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ERIC Number: ED581487
Record Type: Non-Journal
Publication Date: 2018-Jan
Pages: 20
Abstractor: As Provided
ISBN: N/A
ISSN: ISSN-2513-8359
Computational Thinking in Secondary Education: Where Does It Fit? A Systematic Literary Review
Lockwood, James; Mooney, Aidan
Online Submission, International Journal of Computer Science Education in Schools v2 n1 Jan 2018
Computational Thinking has been described as an essential skill which everyone should learn and can therefore include in their skill set. Seymour Papert (Papert, 1980) is credited as concretising Computational Thinking in 1980 but Jeanette Wing (Wing, 2006) popularised the term in 2006 and brought it to the international community's attention. Since then, increased focus and attention have been placed on Computational Thinking and more and more research has been conducted on Computational Thinking in education. The first aim of this systematic literary review is to give second-level educators who are looking to include Computational Thinking into their schools and classrooms ideas and options when looking at how to achieve this. The hope is also to present reasons as to why it is important to teach Computational Thinking, along with potential issues. Secondly, we aim to give education researchers an overview of what work has been carried out in the domain, as well as potential gaps and opportunities that still exist. Thirdly, this is the first stage in a longer-term project to develop a Computational Thinking based curriculum which is taught using Computer Science. It is hoped that the problems, opportunities and ideas that are presented here will underpin this curriculum. Overall it was found in this review that, although there is a lot of work currently being done around the world in many different educational contexts, the work relating to Computational Thinking is still in its infancy. Along with the need to create an agreed-upon definition of Computational Thinking lots of countries are still in the process of, or have not yet started, introducing Computational Thinking into curriculum in all levels of education. It was also found that Computer Science/Computing, which could be the most obvious place to teach Computational Thinking, has yet to become a mainstream subject in some countries, although this is becoming more common. Of encouragement to educators is the wealth of tools and resources being developed to help teach Computational Thinking as well as more and more work relating to curriculum development. For those teachers looking to incorporate Computational Thinking into their schools or classes then there are bountiful options which include programming, hands-on exercises and more.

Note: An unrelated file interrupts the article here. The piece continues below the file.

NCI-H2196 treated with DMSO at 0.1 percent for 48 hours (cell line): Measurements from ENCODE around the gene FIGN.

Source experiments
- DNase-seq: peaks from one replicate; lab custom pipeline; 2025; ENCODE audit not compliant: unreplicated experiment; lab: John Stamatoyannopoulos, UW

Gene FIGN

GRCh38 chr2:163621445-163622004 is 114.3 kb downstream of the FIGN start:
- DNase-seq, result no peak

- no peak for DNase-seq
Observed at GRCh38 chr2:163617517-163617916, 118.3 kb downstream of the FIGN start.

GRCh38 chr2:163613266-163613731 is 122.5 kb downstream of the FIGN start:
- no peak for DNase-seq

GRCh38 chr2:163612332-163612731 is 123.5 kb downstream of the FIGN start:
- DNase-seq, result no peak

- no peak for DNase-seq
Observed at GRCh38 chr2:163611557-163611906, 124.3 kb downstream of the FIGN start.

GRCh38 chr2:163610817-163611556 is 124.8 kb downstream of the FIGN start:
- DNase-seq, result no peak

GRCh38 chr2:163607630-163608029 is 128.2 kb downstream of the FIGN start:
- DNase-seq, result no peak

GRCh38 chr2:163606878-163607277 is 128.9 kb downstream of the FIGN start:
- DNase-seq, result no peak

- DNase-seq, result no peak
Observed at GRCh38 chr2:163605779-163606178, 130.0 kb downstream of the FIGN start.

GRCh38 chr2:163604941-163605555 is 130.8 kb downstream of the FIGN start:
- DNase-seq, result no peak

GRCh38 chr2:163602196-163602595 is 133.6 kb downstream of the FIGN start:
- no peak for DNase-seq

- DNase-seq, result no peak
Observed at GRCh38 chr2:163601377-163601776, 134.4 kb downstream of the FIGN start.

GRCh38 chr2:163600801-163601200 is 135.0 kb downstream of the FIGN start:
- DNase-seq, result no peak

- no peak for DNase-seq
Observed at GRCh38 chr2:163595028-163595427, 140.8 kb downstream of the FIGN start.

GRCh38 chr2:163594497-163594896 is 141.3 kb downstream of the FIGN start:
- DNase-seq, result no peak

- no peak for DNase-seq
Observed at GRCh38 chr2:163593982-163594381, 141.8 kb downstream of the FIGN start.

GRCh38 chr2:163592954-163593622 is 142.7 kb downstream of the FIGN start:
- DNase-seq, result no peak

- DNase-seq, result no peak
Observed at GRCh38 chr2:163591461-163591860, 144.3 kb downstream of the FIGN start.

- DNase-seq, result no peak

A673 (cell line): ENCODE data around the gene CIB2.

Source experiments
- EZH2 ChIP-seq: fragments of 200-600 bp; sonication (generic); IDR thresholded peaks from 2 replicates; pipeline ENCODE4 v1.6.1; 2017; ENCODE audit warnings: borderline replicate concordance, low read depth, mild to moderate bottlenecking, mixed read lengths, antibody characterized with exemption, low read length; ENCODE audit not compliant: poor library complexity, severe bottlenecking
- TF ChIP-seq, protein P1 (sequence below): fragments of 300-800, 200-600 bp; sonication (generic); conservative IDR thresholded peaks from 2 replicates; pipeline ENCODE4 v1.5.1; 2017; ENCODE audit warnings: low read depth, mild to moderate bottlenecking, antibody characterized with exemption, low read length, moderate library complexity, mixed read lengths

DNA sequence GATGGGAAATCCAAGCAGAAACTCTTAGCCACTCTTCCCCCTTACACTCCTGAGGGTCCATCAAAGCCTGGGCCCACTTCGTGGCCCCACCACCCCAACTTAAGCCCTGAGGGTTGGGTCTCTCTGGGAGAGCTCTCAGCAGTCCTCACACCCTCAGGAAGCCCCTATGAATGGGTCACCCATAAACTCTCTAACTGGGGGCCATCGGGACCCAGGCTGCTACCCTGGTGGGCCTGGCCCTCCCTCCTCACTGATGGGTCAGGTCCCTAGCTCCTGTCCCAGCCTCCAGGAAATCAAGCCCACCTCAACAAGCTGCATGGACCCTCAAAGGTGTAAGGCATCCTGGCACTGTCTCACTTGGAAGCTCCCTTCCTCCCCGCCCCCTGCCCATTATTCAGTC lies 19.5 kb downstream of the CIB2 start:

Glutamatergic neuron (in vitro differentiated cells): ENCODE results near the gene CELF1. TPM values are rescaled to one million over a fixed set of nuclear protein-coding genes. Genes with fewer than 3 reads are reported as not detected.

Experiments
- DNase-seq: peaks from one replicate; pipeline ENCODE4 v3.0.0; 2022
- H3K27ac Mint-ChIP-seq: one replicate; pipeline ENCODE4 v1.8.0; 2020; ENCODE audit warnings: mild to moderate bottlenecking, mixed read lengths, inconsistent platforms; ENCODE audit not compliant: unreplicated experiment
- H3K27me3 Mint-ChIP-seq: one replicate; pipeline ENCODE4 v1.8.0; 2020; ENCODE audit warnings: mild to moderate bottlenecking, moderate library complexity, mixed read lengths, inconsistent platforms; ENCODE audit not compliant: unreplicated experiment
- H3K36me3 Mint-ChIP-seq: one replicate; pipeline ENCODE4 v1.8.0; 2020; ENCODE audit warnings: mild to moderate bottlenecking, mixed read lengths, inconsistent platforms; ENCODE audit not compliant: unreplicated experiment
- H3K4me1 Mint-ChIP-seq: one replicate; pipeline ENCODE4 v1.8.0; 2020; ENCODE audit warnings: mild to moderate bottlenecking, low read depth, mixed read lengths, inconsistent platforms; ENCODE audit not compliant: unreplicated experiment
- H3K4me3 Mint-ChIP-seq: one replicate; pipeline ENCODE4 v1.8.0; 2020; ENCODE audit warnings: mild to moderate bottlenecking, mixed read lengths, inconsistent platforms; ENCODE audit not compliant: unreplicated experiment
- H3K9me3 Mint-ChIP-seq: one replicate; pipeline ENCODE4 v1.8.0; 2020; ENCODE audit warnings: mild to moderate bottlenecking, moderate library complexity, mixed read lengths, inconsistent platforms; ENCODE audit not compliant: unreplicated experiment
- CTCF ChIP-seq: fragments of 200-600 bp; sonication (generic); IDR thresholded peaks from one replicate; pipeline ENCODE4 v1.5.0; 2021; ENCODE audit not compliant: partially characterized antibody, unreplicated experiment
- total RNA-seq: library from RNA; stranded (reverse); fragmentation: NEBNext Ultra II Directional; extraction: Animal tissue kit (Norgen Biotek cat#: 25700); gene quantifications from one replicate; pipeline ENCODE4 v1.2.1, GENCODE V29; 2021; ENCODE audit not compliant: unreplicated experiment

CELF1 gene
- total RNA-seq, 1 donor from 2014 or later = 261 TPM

Publication Type: Journal Articles; Reports - Research; Information Analyses
Education Level: Secondary Education
Audience: N/A
Language: English
Sponsor: N/A
Authoring Institution: N/A